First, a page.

-After a light snowfall, that occurred in Devon, England, during the night of February 8th, 1855, a series of hoof-like marks appeared in the snow. These 'footprints' continued throughout the countryside for a total of over 100 miles, and, although veering at various points, for the greater part of their course followed straight lines. Houses, rivers, haystacks and other obstacles were travelled straight over, and footprints appeared on the tops of snow-covered roofs and high walls which lay in the footprints' path.
This "phenomenon" became known as The Devil's Footprints and is still present around the world today, however it is now attributed to Hopping mice. The print left behind after a mouse leaps resembles that of a cloven animal, due to it the motions of its limbs when it jumps.
Some contend it remains a mystery to this day, although it has been suggested that some bizarre meteorological phenomenon was at work. Reports of similar anomalous, obstacle-unheeded footprints exist from other parts of the world, although none is of such a scale as that of the case of the Devil's Footprints. Others have connected the footprints with the contemporaneous sightings of Spring Heeled Jack, a mysterious figure known for his extraordinary jumps.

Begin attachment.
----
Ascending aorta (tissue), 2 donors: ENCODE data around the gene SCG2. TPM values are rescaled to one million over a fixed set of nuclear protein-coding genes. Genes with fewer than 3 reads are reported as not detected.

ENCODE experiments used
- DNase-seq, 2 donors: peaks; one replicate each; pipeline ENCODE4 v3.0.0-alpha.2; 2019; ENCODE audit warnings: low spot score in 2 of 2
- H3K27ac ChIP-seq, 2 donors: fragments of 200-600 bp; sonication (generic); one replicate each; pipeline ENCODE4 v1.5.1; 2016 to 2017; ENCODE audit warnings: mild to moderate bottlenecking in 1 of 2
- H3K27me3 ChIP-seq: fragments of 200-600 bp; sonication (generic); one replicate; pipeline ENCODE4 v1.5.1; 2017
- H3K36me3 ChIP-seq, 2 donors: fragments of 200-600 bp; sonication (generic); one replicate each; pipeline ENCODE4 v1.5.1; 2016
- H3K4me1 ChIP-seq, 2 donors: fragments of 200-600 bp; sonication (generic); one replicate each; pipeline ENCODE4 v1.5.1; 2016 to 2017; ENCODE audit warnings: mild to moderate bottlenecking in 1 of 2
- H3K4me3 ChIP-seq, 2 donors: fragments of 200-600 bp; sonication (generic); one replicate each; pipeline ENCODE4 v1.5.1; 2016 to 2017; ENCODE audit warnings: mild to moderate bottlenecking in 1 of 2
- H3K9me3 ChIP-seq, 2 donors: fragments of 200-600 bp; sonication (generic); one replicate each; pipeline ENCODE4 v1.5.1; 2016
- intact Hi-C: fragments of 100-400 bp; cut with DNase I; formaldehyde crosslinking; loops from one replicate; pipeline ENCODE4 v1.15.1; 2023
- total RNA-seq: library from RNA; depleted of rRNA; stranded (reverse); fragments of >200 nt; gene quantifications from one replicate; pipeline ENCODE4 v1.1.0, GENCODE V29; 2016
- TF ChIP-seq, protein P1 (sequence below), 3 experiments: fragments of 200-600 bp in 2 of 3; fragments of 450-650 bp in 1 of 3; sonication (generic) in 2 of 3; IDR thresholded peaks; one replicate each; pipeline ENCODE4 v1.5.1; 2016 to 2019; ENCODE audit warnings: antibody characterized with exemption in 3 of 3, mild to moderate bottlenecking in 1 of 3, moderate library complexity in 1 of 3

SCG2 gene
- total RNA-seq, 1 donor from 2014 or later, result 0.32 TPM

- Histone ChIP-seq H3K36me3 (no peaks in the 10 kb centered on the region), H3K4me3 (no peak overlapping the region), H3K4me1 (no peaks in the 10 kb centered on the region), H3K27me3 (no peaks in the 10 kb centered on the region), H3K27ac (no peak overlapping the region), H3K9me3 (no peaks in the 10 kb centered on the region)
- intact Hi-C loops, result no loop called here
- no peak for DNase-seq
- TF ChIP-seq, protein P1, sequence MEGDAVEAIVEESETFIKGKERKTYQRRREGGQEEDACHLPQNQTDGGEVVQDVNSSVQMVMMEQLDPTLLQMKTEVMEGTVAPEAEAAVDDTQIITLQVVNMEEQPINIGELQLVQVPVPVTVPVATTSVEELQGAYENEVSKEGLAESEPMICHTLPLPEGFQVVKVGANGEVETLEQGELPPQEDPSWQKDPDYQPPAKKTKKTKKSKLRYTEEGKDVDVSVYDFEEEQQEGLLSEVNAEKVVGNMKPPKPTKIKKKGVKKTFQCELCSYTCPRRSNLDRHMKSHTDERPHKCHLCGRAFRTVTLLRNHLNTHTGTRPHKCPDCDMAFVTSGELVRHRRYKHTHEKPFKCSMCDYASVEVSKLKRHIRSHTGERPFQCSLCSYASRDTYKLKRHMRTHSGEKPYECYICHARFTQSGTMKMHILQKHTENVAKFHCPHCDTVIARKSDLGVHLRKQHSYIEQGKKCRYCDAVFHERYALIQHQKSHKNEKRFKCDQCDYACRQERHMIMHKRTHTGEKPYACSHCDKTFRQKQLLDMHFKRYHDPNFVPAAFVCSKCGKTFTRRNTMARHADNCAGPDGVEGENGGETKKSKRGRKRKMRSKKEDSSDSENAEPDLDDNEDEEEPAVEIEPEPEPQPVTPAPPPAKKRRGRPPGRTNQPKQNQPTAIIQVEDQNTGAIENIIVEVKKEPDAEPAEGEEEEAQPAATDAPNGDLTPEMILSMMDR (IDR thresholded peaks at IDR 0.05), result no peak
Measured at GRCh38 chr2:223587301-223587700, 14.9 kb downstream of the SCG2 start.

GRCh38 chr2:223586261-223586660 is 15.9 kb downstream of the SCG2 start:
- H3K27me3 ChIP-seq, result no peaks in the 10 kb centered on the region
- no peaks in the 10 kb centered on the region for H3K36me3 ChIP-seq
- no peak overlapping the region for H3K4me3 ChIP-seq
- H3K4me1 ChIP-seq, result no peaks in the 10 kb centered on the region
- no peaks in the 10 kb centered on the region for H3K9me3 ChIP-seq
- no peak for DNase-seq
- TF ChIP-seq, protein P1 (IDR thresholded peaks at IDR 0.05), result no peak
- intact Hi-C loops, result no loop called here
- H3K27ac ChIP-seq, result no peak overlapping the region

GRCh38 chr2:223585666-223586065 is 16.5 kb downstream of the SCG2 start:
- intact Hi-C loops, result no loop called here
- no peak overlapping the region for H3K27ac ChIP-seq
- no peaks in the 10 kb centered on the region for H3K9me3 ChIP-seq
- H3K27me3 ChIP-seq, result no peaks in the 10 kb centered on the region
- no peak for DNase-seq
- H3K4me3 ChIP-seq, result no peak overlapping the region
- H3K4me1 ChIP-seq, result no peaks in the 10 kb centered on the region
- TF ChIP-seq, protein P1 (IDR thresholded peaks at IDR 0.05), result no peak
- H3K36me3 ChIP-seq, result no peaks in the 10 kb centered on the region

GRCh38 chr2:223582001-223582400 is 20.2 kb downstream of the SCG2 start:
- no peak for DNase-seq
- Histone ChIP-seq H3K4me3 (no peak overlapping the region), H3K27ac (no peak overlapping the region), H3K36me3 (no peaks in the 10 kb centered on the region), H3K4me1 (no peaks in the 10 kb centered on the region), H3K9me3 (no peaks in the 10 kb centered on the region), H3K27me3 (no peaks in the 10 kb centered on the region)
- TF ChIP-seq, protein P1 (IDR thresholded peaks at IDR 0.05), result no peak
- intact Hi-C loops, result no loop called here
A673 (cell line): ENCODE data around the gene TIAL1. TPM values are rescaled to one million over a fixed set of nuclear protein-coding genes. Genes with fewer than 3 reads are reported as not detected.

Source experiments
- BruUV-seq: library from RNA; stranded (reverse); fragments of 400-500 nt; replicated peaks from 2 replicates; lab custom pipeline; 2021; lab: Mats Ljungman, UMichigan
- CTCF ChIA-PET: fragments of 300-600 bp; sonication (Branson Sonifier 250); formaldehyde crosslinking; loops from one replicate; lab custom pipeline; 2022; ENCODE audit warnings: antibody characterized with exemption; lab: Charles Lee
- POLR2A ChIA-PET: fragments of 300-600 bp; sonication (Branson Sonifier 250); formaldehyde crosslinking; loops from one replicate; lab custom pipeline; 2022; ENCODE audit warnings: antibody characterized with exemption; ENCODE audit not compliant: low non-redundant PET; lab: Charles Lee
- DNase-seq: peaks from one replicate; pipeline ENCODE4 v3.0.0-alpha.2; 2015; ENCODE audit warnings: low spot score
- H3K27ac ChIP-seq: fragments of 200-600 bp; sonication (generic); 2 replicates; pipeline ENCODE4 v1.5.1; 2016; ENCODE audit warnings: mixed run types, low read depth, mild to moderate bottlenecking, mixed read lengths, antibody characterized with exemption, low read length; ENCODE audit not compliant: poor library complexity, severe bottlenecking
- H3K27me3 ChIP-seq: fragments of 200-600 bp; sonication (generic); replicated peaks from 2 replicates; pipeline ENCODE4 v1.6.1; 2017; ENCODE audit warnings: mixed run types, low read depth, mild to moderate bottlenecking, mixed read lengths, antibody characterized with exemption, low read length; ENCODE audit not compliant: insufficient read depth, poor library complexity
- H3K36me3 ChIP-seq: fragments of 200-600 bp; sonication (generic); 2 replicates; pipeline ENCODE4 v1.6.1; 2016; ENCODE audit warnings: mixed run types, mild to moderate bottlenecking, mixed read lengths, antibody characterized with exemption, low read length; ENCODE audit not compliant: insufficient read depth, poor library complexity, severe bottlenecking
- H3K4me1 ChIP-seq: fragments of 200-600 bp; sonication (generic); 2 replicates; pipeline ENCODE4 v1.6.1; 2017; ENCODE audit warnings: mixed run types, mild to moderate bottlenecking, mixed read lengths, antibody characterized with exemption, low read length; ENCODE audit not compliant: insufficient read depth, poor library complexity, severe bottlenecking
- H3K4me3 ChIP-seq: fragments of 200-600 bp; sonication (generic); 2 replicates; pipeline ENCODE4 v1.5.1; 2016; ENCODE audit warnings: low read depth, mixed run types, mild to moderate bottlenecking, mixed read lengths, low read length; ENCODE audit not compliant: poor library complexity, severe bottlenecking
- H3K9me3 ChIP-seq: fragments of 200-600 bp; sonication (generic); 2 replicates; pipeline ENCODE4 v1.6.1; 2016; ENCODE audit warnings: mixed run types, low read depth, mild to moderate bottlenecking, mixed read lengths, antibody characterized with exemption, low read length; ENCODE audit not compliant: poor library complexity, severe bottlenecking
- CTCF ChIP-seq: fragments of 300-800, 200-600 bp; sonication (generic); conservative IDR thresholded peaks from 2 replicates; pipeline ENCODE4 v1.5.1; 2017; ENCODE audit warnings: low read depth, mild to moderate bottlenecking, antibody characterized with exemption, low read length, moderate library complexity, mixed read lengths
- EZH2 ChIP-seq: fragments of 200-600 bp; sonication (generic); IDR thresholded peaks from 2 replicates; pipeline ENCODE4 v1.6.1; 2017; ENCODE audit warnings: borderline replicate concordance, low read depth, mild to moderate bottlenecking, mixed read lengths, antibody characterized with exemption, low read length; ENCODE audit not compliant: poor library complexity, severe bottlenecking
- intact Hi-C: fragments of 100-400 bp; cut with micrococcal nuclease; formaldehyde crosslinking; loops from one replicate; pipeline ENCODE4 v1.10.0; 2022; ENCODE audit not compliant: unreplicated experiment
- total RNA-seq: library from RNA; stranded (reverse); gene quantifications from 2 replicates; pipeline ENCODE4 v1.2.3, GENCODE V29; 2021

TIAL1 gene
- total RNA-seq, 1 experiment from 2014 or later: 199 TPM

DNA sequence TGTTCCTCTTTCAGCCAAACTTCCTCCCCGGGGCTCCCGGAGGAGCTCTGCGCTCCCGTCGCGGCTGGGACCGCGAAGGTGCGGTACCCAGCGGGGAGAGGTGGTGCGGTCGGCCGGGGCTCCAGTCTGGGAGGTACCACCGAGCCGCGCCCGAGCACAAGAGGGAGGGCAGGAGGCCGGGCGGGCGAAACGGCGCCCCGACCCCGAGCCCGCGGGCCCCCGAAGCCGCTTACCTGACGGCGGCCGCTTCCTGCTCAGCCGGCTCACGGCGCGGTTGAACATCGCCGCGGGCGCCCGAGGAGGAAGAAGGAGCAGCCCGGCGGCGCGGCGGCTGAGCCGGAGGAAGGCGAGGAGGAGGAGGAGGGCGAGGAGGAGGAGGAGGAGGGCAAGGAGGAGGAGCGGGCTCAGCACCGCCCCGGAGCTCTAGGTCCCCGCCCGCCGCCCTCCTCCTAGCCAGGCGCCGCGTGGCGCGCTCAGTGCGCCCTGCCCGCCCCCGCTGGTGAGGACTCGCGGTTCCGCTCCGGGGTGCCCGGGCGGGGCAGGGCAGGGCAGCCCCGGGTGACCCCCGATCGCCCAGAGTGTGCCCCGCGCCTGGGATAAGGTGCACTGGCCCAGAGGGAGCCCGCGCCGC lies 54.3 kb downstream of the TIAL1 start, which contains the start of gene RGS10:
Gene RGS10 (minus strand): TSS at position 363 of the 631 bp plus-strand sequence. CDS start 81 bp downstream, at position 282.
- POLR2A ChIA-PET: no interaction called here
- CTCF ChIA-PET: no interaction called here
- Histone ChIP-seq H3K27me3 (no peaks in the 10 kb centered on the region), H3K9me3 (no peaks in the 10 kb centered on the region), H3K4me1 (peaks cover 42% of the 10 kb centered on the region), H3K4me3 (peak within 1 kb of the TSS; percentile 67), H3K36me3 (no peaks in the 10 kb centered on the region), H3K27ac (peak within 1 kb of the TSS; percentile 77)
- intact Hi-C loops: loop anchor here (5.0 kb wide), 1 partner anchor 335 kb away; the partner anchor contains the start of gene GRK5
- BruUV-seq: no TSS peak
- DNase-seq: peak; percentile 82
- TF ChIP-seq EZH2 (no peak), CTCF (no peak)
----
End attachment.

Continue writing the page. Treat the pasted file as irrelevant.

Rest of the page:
Spring Heeled Jack is a character said to have existed in England during the Victorian era. The first recorded claimed sighting of Spring Heeled Jack occurred in 1837. Later sightings were reported from all over England, from London up to Sheffield and Liverpool, but they were especially prevalent in suburban London and later in the Midlands, where they peaked between the 1850s and 1880s. Although some unconfirmed reports claim that he could still be active, he is generally believed to have disappeared after 1904, the year of the last recorded incident. Many theories have been proposed to ascertain his nature and identity, none of which have been capable of clarifying the subject completely, and the phenomenon still remains unexplained.
For more on Jack, go here.